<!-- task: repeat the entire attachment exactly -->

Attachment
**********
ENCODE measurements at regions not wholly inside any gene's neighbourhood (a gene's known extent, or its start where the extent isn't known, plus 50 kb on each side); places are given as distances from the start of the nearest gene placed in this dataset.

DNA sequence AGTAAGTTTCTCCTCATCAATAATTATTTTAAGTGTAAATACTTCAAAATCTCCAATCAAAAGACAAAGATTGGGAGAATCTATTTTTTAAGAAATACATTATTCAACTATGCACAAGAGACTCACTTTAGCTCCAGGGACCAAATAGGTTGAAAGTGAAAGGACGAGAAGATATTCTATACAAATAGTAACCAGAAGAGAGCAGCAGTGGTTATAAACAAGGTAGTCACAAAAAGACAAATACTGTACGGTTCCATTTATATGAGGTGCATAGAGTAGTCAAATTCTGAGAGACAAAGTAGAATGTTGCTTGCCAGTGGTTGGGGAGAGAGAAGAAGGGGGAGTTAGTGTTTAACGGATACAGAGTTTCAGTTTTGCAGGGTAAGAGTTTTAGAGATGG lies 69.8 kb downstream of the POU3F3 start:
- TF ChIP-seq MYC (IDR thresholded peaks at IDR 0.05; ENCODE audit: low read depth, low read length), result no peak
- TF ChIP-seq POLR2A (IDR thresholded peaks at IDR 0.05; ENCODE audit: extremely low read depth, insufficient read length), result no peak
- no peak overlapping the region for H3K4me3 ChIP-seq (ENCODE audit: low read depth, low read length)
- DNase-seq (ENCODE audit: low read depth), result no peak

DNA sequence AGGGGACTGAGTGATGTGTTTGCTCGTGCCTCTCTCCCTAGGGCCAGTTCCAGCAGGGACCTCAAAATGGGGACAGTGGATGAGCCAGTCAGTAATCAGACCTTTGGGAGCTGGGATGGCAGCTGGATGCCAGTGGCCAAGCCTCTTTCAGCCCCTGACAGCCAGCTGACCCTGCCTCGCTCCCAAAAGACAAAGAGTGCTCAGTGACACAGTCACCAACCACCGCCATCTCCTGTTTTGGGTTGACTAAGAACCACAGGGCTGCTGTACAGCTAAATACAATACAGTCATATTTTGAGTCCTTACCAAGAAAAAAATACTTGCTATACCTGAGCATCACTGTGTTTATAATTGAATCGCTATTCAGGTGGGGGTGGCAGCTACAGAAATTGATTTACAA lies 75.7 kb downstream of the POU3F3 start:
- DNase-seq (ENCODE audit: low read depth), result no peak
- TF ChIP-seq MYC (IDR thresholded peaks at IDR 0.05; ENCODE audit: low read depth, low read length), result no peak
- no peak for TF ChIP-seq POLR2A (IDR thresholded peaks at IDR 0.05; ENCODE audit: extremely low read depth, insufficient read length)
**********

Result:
ENCODE measurements at regions not wholly inside any gene's neighbourhood (a gene's known extent, or its start where the extent isn't known, plus 50 kb on each side); places are given as distances from the start of the nearest gene placed in this dataset.

DNA sequence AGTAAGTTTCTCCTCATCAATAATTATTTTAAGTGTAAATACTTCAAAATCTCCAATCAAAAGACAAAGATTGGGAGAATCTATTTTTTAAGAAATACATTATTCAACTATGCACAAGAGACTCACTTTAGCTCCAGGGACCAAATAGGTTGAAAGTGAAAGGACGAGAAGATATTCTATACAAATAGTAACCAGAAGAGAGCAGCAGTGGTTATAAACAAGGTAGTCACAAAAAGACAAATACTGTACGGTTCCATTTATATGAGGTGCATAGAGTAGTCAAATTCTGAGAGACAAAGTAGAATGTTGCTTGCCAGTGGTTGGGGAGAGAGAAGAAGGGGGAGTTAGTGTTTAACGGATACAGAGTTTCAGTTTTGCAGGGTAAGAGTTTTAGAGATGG lies 69.8 kb downstream of the POU3F3 start:
- TF ChIP-seq MYC (IDR thresholded peaks at IDR 0.05; ENCODE audit: low read depth, low read length), result no peak
- TF ChIP-seq POLR2A (IDR thresholded peaks at IDR 0.05; ENCODE audit: extremely low read depth, insufficient read length), result no peak
- no peak overlapping the region for H3K4me3 ChIP-seq (ENCODE audit: low read depth, low read length)
- DNase-seq (ENCODE audit: low read depth), result no peak

DNA sequence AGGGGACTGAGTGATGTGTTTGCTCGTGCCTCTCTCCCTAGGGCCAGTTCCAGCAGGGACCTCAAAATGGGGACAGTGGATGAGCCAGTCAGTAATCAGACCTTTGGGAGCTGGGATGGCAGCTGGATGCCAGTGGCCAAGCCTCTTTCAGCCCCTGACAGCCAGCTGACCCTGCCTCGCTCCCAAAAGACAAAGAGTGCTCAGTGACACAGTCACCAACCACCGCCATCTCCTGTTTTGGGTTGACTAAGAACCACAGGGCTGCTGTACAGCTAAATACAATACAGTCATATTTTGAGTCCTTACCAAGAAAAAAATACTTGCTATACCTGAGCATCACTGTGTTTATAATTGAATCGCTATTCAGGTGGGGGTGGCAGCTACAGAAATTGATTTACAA lies 75.7 kb downstream of the POU3F3 start:
- DNase-seq (ENCODE audit: low read depth), result no peak
- TF ChIP-seq MYC (IDR thresholded peaks at IDR 0.05; ENCODE audit: low read depth, low read length), result no peak
- no peak for TF ChIP-seq POLR2A (IDR thresholded peaks at IDR 0.05; ENCODE audit: extremely low read depth, insufficient read length)